With its cargo of more than two tons of gold bound for Nazi Germany, the Japanese submarine I-52 was a prime Allied target. As the sub made its way across the Atlantic on June 23, 1944, radio signals from the sub were intercepted by the Allies. An American bomber was sent to find the sub.
The plane attacked the submarine cruising on the surface and sank it. The I-52 went down with all hands - and all cargo -aboard.
Fifty-one years later, Paul Tidwell, a maritime historian, researcher, and salvager based in Manassas, Va., unearthed declassified documents that led him to the site of the sunken gold mine.
Using castoff cold-war technology, Tidwell discovered the sub three miles down and some 1,200 miles west of the Cape Verde Islands, making it the deepest ship containing gold ever found. (A National Geographic Society TV documentary on finding the sub aired last September.)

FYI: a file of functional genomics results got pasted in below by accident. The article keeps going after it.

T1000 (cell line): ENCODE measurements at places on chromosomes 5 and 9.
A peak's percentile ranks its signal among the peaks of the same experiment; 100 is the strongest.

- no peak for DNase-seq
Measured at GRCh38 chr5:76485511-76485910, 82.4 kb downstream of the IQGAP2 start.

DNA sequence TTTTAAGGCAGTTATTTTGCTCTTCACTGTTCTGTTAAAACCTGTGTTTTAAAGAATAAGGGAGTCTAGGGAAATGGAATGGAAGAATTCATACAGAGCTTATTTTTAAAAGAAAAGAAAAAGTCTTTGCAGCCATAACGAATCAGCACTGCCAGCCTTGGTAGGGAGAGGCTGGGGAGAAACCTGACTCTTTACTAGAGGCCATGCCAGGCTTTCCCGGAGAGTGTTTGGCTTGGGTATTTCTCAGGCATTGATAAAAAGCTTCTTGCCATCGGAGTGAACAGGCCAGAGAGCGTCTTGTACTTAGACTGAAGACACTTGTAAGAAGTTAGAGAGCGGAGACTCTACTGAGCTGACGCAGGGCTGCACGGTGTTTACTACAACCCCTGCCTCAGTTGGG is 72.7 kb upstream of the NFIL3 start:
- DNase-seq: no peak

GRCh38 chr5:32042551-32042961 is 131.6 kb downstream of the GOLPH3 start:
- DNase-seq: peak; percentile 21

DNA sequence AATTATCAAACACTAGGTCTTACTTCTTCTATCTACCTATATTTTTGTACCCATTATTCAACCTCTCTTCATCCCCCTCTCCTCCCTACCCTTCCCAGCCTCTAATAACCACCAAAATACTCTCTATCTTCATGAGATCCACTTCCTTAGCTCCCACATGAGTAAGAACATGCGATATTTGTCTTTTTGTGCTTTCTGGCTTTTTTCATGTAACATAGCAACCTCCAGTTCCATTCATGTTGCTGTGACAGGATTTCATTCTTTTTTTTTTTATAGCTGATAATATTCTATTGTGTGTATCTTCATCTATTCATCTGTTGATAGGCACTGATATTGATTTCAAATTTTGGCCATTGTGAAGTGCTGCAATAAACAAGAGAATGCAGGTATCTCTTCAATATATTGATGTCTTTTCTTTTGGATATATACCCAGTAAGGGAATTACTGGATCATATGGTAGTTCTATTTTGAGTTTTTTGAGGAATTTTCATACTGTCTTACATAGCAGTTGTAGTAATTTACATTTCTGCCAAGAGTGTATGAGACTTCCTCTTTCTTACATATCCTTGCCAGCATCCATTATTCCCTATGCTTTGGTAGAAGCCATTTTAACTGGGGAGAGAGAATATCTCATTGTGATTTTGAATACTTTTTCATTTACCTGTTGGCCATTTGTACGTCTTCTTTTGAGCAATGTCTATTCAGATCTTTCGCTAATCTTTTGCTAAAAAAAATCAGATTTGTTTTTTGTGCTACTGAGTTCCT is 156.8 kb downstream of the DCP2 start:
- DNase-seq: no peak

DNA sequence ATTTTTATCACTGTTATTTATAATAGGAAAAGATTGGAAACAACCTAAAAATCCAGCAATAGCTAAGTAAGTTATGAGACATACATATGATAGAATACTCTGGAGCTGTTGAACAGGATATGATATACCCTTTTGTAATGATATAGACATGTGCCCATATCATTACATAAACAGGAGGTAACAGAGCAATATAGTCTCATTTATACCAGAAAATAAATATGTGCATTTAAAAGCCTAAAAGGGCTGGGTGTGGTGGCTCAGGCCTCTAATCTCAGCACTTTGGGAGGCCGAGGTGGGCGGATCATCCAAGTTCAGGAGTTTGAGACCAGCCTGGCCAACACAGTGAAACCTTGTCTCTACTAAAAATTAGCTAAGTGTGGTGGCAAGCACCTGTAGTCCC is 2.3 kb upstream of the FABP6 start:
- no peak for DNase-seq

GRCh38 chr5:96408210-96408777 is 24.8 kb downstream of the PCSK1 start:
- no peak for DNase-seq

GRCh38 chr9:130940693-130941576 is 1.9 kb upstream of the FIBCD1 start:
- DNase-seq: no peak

Mr. Tidwell and his company, Cape Verde Explorations, face big challenges to recovering the sub, including lawsuits filed by one of the company's investors, claims on the gold by the Japanese government, and the difficulty of retrieving heavy gold bars resting 17,500 feet underwater.
Tidwell is upbeat and proud of his efforts so far. "The I-52 has allowed, in some strange way, a peace with the Japanese families and with the men who had caused their deaths," Tidwell said by phone. He hopes to begin salvage efforts in January 2001. Ultimately, he plans to display artifacts from the submarine in Kure, Japan, its home port.
(c) Copyright 2000. The Christian Science Publishing Society